social ontology, such as meanings and values, can then be seen as abstract entities that emerge
from specific socio-material practices: they cannot be reduced to these practices, but they still
depend on them because they would not exist in their absence. Furthermore, in this conception
the possibility of social critique that is, the capability of imagining what has not been present
so far but might come to be realized in the future depends on the open-ended nature of these
nonlocal meanings and values.
Krisis 2023, 43 (1)
1] For this purpose, the views developed by Roy Bhaskar in the 1970s and 1980s could be helpful. He combined
a realist theory of the natural sciences with a naturalistic account of the human sciences (see, e.g., Bhaskar 1979).
2] In Radder (2022) I propose such an account, in terms of the concept of common goods, which includes a multi-
dimensional, normative notion of democracy. Furthermore, this account meets the requirement of the Manifesto
that it should not merely be critical but also positively applicable to “the reconstruction of the criticized state of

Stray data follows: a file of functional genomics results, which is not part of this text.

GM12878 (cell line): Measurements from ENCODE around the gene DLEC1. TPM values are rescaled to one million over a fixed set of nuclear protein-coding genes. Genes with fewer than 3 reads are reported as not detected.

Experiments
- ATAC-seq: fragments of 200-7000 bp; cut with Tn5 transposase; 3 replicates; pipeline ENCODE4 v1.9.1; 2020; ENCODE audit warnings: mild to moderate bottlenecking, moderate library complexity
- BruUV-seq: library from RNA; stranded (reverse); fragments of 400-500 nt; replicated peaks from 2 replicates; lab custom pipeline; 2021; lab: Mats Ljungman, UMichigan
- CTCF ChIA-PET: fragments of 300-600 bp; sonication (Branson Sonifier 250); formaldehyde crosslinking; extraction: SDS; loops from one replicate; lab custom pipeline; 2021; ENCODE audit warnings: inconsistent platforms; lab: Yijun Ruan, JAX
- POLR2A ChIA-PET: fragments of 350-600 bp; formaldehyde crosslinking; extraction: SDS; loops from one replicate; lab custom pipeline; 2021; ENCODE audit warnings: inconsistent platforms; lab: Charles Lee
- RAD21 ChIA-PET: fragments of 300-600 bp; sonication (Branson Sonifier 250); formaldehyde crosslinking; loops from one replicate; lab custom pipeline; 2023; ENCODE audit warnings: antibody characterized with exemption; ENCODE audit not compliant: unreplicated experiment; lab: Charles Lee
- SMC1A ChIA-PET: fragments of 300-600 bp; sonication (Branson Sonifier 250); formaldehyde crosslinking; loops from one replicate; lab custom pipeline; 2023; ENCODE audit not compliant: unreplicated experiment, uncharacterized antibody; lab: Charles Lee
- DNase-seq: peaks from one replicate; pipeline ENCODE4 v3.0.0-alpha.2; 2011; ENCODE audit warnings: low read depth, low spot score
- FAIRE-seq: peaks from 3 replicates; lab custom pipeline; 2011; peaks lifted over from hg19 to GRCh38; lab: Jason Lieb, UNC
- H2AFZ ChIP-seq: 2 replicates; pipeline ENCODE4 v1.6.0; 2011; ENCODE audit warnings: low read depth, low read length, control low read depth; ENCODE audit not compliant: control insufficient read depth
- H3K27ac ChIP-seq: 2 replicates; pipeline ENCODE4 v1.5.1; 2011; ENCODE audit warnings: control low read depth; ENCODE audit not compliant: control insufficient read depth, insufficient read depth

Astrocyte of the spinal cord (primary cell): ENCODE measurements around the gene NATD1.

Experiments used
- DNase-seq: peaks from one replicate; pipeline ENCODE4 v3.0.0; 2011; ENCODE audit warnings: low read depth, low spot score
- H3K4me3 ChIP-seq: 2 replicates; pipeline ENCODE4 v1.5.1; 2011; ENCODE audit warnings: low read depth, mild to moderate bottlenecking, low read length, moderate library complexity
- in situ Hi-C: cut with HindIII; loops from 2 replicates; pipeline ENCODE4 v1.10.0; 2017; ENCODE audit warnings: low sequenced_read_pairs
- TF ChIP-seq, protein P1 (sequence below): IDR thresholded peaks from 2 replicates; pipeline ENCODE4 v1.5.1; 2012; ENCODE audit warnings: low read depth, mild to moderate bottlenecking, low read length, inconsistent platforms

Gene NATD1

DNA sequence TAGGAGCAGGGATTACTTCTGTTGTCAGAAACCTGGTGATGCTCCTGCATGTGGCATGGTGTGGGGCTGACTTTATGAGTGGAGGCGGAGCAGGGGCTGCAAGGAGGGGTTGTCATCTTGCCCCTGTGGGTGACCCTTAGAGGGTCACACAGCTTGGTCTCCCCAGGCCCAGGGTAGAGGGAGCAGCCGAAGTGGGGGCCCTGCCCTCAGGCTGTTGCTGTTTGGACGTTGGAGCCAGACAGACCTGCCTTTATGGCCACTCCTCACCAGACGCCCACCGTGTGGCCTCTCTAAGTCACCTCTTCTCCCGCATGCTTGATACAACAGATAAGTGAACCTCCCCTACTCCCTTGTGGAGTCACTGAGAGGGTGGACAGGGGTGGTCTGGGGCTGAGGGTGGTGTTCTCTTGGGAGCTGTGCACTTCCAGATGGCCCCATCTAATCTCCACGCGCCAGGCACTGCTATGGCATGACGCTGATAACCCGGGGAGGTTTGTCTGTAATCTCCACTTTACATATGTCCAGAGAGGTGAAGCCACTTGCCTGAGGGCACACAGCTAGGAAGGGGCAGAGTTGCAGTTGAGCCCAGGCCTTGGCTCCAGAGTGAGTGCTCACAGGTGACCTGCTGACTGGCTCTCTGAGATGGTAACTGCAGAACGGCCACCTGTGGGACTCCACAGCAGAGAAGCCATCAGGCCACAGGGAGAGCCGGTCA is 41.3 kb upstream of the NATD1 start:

affairs” (p. 120).
3] As to the latter, a remarkable aspect of the Manifesto is the absence of concrete opportunities for activism,
which are often seen as a distinguishing feature of manifestos (see Sally Wyatt’s (2008) review of a range of
manifestos concerning feminism, technology and society).
Bhaskar, Roy. 1979. The Possibility of Naturalism: A Philosophical Critique of the Contemporary Human Sci-
ences. Brighton: Harvester Press.
Cressman, Darryl, ed. 2022. The Necessity of Critique: Andrew Feenberg and the Philosophy of Technology.
Cham: Springer.
Feenberg, Andrew. 2002. Transforming Technology: A Critical Theory Revisited. Oxford: Oxford University
Gregoratto, Federica, Heikki Ikäheimo, Emmanuel Renault, Arvi Särkelä and Italo Testa. 2022. “Critical Natu-
ralism: A Manifesto”. Krisis: Journal for Contemporary Philosophy 42 (1): 108-124.
Marcuse, Herbert. 1968[1964]. One Dimensional Man. London: Sphere Books.
Radder, Hans. 2022. “The Critical Theory of the Common Good, Technology, and the Corona Tracking App.”
In The Necessity of Critique: Andrew Feenberg and the Philosophy of Technology, edited by Darryl Cress-
man, 41-64. Cham: Springer.
Radder, Hans. 2023. “Empirical Concepts: Their Meaning and its Emergence”. Global Philosophy 33 (8): 1-23.
Wyatt, Sally. 2008. “Feminism, Technology and the Information Society: Learning from the Past, Imagining the
Future”. Information, Communication & Society 11 (1): 111-130. DOI: 10.1080/13691180701859065
Hans Radder is Professor Emeritus in Philosophy at VU University Amsterdam. In 2019, he published From
Commodification to the Common Good: Reconstructing Science, Technology, and Society (University of Pitts-
burgh Press). Two recent articles about the ethics and politics of science can be found
at and